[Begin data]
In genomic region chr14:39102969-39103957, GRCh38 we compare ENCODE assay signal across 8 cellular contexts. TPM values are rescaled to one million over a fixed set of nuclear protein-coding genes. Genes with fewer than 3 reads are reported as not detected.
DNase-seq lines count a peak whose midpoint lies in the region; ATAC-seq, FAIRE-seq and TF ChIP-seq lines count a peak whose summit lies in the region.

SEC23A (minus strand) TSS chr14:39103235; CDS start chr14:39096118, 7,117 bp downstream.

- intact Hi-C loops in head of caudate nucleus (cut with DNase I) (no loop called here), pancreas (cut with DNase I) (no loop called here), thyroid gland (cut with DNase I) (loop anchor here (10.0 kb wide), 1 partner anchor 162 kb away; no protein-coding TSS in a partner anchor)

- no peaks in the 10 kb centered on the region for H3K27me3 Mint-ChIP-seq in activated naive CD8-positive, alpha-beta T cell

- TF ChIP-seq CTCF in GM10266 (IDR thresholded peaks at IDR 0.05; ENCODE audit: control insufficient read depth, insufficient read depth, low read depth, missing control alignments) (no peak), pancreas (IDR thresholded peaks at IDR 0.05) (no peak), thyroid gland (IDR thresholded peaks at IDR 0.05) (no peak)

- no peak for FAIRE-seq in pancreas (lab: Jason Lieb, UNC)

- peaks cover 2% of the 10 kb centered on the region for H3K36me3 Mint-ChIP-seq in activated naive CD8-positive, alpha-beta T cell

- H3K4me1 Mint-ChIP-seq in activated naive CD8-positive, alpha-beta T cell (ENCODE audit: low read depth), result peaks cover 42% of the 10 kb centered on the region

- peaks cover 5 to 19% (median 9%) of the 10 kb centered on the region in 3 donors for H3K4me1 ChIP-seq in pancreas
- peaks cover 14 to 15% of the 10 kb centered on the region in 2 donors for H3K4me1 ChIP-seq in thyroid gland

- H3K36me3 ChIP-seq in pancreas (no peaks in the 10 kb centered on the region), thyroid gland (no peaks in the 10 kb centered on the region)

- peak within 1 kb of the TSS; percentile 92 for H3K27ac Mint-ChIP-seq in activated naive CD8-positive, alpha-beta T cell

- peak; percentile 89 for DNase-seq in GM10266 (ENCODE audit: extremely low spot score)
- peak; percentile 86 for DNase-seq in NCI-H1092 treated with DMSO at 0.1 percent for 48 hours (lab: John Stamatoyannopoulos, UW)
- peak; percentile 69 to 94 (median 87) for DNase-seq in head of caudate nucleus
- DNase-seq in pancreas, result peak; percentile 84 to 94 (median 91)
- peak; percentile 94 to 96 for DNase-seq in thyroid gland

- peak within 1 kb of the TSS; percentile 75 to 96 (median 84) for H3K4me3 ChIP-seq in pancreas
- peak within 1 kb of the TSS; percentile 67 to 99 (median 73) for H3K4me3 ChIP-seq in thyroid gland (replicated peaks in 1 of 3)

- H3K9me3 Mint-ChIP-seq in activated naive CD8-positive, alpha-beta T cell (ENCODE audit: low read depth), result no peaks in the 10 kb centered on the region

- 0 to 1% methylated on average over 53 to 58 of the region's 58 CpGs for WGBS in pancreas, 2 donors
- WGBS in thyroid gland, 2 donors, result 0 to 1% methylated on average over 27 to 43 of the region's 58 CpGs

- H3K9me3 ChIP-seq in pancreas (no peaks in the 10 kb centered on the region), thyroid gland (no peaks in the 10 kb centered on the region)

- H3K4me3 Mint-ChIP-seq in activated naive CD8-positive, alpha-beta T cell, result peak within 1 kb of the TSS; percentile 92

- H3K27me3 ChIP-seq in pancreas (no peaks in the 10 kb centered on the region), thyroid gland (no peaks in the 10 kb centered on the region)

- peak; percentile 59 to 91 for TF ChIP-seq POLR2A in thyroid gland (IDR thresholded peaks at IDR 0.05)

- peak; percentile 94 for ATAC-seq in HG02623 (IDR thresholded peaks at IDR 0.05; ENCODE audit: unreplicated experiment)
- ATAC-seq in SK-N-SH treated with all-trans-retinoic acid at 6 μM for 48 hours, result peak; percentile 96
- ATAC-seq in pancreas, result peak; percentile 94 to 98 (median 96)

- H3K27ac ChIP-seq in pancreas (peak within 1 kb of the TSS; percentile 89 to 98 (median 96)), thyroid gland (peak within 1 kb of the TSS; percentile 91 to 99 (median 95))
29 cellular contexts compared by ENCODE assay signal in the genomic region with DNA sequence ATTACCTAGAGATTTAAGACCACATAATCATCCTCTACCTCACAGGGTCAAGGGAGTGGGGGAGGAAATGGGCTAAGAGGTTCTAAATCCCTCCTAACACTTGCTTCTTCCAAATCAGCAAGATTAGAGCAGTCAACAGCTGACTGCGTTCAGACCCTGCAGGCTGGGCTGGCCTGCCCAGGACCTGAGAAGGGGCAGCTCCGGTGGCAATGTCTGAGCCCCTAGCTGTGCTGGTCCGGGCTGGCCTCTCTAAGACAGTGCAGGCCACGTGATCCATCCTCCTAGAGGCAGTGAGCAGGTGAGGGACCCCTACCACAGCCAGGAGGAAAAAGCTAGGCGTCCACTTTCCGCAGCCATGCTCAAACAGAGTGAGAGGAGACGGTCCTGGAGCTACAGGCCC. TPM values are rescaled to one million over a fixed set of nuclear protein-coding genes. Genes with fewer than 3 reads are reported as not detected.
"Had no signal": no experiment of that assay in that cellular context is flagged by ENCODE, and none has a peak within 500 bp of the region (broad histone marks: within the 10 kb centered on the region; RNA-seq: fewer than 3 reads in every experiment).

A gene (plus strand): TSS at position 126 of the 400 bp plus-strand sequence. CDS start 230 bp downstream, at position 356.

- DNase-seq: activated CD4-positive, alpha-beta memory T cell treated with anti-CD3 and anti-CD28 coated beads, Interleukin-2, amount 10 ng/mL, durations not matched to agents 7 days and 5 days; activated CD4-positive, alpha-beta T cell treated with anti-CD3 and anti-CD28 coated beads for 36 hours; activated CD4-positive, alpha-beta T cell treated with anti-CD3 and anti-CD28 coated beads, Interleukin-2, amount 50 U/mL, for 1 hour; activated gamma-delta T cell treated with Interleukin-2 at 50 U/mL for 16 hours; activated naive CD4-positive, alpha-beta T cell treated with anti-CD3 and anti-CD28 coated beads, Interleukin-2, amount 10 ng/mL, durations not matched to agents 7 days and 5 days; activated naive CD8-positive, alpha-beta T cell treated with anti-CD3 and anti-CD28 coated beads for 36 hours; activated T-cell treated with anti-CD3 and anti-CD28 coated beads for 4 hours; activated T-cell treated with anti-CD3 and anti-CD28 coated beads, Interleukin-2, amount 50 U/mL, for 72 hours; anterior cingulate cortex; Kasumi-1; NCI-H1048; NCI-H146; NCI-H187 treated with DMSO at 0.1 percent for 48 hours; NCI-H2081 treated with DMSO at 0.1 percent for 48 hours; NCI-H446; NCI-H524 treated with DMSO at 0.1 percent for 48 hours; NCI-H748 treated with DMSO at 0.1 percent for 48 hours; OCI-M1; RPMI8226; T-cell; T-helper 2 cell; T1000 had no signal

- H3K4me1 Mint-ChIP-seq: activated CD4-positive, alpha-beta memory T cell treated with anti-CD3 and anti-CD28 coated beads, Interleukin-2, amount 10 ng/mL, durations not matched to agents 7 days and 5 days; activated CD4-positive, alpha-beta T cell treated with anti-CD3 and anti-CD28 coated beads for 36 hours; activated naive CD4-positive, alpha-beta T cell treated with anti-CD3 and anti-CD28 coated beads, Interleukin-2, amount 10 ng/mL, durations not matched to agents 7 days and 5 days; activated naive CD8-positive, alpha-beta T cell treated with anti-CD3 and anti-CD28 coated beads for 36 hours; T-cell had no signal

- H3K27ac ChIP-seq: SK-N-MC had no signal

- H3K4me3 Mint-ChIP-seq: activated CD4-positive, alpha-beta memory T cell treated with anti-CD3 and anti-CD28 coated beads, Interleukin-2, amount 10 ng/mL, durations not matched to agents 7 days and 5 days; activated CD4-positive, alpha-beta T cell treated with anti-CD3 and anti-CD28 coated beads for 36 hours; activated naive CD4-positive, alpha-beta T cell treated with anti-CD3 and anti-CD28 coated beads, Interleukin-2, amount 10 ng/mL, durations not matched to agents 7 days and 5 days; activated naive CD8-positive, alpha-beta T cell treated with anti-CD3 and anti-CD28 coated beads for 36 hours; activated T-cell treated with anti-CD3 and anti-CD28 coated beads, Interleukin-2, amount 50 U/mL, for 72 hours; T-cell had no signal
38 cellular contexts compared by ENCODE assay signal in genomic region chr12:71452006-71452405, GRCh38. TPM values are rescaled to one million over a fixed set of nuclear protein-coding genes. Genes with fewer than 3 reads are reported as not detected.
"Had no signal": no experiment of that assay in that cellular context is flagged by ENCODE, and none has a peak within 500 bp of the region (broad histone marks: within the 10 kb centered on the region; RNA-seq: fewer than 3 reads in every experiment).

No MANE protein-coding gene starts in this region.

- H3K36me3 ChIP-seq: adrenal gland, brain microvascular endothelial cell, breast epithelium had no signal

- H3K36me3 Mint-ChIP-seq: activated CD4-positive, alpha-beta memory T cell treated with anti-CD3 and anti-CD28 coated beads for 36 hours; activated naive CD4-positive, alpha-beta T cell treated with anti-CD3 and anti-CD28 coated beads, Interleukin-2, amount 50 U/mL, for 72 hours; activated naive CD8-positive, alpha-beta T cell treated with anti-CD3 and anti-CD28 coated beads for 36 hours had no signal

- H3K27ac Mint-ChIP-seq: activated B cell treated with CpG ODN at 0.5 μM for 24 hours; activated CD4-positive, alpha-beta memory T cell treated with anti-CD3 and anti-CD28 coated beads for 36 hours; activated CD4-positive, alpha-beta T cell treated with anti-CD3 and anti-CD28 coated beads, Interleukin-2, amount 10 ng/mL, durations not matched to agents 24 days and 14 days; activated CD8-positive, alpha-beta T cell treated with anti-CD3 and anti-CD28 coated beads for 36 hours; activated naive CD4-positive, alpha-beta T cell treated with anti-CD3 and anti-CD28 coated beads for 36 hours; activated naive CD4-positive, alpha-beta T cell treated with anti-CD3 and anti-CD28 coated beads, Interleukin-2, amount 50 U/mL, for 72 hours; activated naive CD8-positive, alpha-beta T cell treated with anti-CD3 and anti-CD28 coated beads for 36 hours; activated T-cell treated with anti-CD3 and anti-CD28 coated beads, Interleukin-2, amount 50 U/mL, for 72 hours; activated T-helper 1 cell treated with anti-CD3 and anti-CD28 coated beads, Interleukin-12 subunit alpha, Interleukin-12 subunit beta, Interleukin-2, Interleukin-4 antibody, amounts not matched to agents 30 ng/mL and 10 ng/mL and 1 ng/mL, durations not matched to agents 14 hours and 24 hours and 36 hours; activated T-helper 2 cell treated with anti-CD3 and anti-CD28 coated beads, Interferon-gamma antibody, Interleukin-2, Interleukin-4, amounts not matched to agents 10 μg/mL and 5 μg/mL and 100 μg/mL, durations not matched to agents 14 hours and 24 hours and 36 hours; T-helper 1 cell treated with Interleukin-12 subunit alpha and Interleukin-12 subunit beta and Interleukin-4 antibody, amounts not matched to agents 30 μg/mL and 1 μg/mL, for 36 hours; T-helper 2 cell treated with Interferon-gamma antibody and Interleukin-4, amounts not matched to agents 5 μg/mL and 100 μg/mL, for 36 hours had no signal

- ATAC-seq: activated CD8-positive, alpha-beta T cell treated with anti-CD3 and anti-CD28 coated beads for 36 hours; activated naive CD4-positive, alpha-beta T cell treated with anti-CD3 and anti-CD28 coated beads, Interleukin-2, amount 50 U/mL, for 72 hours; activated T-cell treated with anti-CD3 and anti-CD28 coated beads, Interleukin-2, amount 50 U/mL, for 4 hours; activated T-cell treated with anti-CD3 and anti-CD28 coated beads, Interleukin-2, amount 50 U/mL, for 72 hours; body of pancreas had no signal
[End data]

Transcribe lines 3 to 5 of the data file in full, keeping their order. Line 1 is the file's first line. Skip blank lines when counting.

SEC23A (minus strand) TSS chr14:39103235; CDS start chr14:39096118, 7,117 bp downstream.

- intact Hi-C loops in head of caudate nucleus (cut with DNase I) (no loop called here), pancreas (cut with DNase I) (no loop called here), thyroid gland (cut with DNase I) (loop anchor here (10.0 kb wide), 1 partner anchor 162 kb away; no protein-coding TSS in a partner anchor)

- no peaks in the 10 kb centered on the region for H3K27me3 Mint-ChIP-seq in activated naive CD8-positive, alpha-beta T cell